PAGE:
(Nov. 19, 11:08 a.m.) A nonprofit group that works in conjunction with Detroit’s city government hopes to attract more retailers to the nation’s 11th largest city.

The Detroit Economic Growth Corp., with a $500,000 grant from the Kresge Foundation, has started the Detroit Fresh Food Access Initiative.

Olga Savic Stella, vice president of business development for the Detroit Economic Growth Corp. and co-chair of the initiative, said that grant will serve as seed money to get the program started. She said the goal is raise millions of dollars to help both independent and chain retailers with financing to open new stores and to expand and improve existing stores.

An August report from the initiative states that more than 500,000 Detroit residents live in “food deserts,” or areas that are underserved by retail grocery stores. The report found that Detroit residents spend nearly $1 billion a year on groceries, but at least $210 million of that total is spent in suburban stores. The report estimates that the city could support at least 600,000 additional square feet of retail grocery space.

“At one point we had Farmer Jack, Kroger and some smaller chains,” Stella said. “There are not a lot of retail grocery chains that remain.”

The report states that many residents do their grocery shopping at convenience stores, dollar stores and other alternative stores that have minimal fresh food selections. That, the report says, is bad for public health.

The lack of retail stores in some areas, the report says, also is detrimental to home values and development.

“The grocery store is a fundamental building block,” said Stella, who added that a statewide program in Pennsylvania helped finance the construction of 50 stores in four years in underserved urban and rural areas.

While the Detroit Fresh Food Access Initiative is just getting started with fundraising, Stella said the program already is assisting retailers in other ways, such as helping streamline the permit process and providing market information.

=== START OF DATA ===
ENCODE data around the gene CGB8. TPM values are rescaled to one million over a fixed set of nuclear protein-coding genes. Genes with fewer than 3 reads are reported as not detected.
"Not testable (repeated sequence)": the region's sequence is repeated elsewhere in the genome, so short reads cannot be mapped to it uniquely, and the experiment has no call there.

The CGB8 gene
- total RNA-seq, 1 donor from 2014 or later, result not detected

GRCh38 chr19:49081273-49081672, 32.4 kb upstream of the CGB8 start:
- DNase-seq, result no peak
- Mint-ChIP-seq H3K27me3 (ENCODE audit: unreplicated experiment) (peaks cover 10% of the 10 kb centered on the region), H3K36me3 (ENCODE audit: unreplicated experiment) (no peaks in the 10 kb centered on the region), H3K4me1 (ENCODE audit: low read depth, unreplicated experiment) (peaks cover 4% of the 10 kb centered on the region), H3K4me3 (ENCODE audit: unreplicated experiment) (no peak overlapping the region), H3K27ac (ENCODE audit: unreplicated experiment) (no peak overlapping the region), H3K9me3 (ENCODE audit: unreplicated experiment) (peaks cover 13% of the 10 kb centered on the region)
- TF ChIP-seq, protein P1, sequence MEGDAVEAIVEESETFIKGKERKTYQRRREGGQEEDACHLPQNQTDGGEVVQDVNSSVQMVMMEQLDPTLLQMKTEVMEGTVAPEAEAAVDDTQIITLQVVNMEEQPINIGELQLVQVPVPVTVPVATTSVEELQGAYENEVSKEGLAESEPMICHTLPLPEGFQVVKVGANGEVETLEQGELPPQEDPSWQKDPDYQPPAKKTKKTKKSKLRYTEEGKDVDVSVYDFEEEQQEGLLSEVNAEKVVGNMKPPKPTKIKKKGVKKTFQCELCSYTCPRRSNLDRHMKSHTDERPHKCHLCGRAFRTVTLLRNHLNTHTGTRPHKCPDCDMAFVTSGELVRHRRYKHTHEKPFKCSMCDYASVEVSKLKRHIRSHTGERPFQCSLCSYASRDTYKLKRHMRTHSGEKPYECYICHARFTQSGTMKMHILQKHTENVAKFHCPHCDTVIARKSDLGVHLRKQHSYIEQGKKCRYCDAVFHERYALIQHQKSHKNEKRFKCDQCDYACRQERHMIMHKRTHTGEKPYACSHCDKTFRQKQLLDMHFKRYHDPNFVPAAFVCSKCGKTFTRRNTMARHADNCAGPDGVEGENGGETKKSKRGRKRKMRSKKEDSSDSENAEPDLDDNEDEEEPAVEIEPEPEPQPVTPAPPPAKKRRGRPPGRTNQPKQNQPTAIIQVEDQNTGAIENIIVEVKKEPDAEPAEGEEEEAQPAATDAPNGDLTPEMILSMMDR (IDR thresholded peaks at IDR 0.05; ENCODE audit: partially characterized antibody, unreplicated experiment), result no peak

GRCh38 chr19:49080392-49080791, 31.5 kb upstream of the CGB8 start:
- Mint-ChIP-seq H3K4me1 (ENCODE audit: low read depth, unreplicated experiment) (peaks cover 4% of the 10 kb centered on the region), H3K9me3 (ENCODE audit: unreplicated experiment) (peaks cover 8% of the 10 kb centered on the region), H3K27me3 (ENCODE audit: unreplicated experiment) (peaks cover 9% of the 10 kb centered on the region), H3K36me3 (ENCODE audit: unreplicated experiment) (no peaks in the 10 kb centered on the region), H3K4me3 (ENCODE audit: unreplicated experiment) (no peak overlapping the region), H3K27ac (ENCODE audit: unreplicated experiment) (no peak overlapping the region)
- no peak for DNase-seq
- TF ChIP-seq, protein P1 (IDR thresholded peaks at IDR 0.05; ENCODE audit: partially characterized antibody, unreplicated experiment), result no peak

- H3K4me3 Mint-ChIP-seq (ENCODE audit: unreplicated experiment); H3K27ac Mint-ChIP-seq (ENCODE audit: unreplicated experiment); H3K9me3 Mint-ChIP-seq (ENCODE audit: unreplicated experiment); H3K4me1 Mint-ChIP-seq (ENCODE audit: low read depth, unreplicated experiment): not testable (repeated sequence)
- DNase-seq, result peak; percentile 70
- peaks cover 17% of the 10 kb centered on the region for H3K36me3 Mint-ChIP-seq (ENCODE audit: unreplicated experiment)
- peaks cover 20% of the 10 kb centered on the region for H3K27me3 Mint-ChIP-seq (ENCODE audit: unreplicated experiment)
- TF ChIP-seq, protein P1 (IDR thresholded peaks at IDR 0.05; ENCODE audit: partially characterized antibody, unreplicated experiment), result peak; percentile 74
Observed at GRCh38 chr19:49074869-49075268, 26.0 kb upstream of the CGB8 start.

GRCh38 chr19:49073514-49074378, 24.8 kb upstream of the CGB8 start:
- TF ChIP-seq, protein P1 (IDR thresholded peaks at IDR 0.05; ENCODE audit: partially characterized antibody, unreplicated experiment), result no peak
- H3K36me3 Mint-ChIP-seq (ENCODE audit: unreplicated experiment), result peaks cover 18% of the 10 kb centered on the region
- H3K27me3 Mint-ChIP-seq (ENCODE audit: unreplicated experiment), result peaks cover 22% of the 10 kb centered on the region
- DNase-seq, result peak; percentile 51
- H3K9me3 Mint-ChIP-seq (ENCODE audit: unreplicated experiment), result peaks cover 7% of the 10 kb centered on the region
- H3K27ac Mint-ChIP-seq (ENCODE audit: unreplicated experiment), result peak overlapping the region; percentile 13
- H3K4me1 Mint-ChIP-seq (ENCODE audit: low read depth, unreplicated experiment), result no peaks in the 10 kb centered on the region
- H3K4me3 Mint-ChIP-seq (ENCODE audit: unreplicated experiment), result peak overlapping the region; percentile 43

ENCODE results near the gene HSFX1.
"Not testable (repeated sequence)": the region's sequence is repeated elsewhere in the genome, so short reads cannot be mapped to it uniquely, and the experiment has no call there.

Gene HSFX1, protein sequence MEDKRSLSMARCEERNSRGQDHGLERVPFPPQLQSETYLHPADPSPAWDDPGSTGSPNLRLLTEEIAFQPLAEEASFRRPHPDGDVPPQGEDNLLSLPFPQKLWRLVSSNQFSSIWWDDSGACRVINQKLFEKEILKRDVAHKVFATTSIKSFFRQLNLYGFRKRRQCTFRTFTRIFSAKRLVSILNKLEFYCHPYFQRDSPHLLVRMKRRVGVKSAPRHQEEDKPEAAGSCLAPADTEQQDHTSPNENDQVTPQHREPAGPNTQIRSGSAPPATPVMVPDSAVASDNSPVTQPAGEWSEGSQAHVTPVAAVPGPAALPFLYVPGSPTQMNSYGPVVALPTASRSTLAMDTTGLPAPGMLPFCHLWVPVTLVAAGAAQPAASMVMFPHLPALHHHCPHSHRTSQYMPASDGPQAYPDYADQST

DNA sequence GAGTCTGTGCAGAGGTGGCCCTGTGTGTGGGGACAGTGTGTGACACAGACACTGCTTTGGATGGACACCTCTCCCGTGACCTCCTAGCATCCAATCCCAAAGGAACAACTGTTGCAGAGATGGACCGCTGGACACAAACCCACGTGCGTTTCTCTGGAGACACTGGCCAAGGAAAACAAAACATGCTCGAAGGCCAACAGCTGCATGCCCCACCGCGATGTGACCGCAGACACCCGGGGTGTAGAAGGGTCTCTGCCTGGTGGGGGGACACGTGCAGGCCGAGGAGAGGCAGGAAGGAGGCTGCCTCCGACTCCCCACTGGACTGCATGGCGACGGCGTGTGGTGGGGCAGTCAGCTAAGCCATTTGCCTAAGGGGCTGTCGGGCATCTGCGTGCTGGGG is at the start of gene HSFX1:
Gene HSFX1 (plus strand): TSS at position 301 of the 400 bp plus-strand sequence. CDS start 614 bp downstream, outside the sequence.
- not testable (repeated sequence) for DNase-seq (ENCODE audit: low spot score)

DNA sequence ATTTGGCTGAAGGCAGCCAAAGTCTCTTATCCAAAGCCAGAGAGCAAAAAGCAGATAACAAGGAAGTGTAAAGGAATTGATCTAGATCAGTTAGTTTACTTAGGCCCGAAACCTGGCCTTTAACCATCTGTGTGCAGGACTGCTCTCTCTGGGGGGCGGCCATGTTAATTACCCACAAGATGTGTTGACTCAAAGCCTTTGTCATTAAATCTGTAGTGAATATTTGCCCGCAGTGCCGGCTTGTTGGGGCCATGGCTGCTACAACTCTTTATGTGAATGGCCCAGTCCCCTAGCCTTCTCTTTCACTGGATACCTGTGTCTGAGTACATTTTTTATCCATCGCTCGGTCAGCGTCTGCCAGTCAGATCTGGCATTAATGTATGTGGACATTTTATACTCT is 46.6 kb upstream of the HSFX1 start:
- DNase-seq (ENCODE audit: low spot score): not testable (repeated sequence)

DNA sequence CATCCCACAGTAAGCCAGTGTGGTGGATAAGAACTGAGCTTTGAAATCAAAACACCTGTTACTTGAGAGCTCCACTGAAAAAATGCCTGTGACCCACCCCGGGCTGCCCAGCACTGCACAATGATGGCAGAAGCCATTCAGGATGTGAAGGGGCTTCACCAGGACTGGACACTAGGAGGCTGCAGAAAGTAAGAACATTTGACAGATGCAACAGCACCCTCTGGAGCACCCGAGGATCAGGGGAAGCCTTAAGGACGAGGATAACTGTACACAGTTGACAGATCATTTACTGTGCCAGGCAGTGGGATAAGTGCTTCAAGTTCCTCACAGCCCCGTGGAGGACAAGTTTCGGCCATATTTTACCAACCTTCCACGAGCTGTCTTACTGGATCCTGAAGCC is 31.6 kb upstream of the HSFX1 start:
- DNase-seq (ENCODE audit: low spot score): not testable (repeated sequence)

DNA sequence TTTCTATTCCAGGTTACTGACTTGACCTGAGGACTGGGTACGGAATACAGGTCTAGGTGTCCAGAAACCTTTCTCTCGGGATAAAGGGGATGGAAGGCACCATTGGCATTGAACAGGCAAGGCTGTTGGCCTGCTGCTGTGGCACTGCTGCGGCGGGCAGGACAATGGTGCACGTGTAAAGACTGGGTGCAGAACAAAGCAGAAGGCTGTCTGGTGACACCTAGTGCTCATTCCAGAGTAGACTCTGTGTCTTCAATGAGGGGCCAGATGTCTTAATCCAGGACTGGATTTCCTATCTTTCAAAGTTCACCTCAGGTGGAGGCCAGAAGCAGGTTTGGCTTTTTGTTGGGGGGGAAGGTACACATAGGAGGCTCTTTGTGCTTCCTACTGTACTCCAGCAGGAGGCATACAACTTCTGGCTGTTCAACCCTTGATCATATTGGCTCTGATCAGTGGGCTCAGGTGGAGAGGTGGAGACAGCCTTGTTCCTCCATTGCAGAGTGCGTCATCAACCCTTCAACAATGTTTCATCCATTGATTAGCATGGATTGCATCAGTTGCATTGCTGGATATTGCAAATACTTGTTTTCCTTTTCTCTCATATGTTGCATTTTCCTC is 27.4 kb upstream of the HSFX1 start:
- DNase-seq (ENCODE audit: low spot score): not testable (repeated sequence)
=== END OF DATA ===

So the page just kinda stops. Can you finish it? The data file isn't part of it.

Guaranteed Fresh

Meanwhile, another Detroit group has taken exception to the Detroit Fresh Food Access Initiative’s use of the term “food desert.” Twenty-five of the city’s independent retailers have launched the Guaranteed Fresh Detroit Independent Grocers Initiative.

Mike Dikhow, president of Warren, Mich.-based grocery distributor Liberty Wholesale and co-chair of the Guaranteed Fresh program, said the city’s independent retailers have invested more than $15 million on remodels, expansions and new store construction in the past five years.

“These are great operators that have served the city for years,” Dikhow said. “They have made a pledge to the citizens that they offer fresh produce, fresh meats and other fresh foods and that their stores are clean. They have always operated that way, but now they’re making their voices heard. People have the wrong perception about independent retailers.”

Dikhow said participating retailers are putting large signs at store entrances to inform consumers about the program, which launched in late October.

“We want to make sure that people who are shopping in the city continue to do so and aren’t going out to the big box stores in the suburbs,” he said.